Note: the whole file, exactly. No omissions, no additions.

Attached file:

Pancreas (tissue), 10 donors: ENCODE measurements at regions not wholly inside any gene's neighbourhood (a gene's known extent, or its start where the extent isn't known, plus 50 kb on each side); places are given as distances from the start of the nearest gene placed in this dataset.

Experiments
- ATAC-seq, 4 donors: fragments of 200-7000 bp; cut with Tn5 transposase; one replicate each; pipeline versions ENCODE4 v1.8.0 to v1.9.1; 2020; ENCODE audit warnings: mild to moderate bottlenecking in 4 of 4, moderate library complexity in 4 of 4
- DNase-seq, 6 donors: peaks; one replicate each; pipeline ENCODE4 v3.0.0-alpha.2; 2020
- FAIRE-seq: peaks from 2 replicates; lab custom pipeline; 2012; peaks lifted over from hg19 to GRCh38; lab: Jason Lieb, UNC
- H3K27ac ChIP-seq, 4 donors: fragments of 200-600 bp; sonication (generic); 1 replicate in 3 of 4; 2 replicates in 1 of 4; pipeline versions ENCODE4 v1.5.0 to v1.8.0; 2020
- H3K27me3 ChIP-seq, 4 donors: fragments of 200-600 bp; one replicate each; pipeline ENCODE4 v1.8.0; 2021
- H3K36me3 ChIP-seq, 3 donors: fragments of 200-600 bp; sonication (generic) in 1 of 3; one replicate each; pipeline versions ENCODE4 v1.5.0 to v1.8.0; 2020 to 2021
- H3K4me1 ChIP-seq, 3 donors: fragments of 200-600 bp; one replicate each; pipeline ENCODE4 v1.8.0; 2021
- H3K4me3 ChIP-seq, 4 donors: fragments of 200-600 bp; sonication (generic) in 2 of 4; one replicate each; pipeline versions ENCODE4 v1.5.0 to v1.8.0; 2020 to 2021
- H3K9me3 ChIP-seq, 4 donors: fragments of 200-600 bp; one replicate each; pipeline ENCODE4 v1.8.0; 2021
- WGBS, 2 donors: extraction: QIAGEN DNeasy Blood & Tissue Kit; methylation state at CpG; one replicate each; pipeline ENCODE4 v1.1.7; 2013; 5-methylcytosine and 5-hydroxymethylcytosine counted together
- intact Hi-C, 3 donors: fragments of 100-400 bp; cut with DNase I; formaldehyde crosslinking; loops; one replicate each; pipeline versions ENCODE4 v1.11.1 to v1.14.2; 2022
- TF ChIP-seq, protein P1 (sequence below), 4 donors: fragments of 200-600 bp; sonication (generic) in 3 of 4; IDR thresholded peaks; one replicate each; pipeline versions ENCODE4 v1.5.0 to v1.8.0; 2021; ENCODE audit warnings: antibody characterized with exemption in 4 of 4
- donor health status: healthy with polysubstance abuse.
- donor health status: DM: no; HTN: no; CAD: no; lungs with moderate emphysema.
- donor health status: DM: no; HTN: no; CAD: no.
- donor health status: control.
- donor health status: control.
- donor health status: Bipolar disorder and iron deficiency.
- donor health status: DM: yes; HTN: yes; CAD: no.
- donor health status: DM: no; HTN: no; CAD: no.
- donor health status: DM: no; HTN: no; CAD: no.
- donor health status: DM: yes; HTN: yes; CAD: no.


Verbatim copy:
Pancreas (tissue), 10 donors: ENCODE measurements at regions not wholly inside any gene's neighbourhood (a gene's known extent, or its start where the extent isn't known, plus 50 kb on each side); places are given as distances from the start of the nearest gene placed in this dataset.

Experiments
- ATAC-seq, 4 donors: fragments of 200-7000 bp; cut with Tn5 transposase; one replicate each; pipeline versions ENCODE4 v1.8.0 to v1.9.1; 2020; ENCODE audit warnings: mild to moderate bottlenecking in 4 of 4, moderate library complexity in 4 of 4
- DNase-seq, 6 donors: peaks; one replicate each; pipeline ENCODE4 v3.0.0-alpha.2; 2020
- FAIRE-seq: peaks from 2 replicates; lab custom pipeline; 2012; peaks lifted over from hg19 to GRCh38; lab: Jason Lieb, UNC
- H3K27ac ChIP-seq, 4 donors: fragments of 200-600 bp; sonication (generic); 1 replicate in 3 of 4; 2 replicates in 1 of 4; pipeline versions ENCODE4 v1.5.0 to v1.8.0; 2020
- H3K27me3 ChIP-seq, 4 donors: fragments of 200-600 bp; one replicate each; pipeline ENCODE4 v1.8.0; 2021
- H3K36me3 ChIP-seq, 3 donors: fragments of 200-600 bp; sonication (generic) in 1 of 3; one replicate each; pipeline versions ENCODE4 v1.5.0 to v1.8.0; 2020 to 2021
- H3K4me1 ChIP-seq, 3 donors: fragments of 200-600 bp; one replicate each; pipeline ENCODE4 v1.8.0; 2021
- H3K4me3 ChIP-seq, 4 donors: fragments of 200-600 bp; sonication (generic) in 2 of 4; one replicate each; pipeline versions ENCODE4 v1.5.0 to v1.8.0; 2020 to 2021
- H3K9me3 ChIP-seq, 4 donors: fragments of 200-600 bp; one replicate each; pipeline ENCODE4 v1.8.0; 2021
- WGBS, 2 donors: extraction: QIAGEN DNeasy Blood & Tissue Kit; methylation state at CpG; one replicate each; pipeline ENCODE4 v1.1.7; 2013; 5-methylcytosine and 5-hydroxymethylcytosine counted together
- intact Hi-C, 3 donors: fragments of 100-400 bp; cut with DNase I; formaldehyde crosslinking; loops; one replicate each; pipeline versions ENCODE4 v1.11.1 to v1.14.2; 2022
- TF ChIP-seq, protein P1 (sequence below), 4 donors: fragments of 200-600 bp; sonication (generic) in 3 of 4; IDR thresholded peaks; one replicate each; pipeline versions ENCODE4 v1.5.0 to v1.8.0; 2021; ENCODE audit warnings: antibody characterized with exemption in 4 of 4
- donor health status: healthy with polysubstance abuse.
- donor health status: DM: no; HTN: no; CAD: no; lungs with moderate emphysema.
- donor health status: DM: no; HTN: no; CAD: no.
- donor health status: control.
- donor health status: control.
- donor health status: Bipolar disorder and iron deficiency.
- donor health status: DM: yes; HTN: yes; CAD: no.
- donor health status: DM: no; HTN: no; CAD: no.
- donor health status: DM: no; HTN: no; CAD: no.
- donor health status: DM: yes; HTN: yes; CAD: no.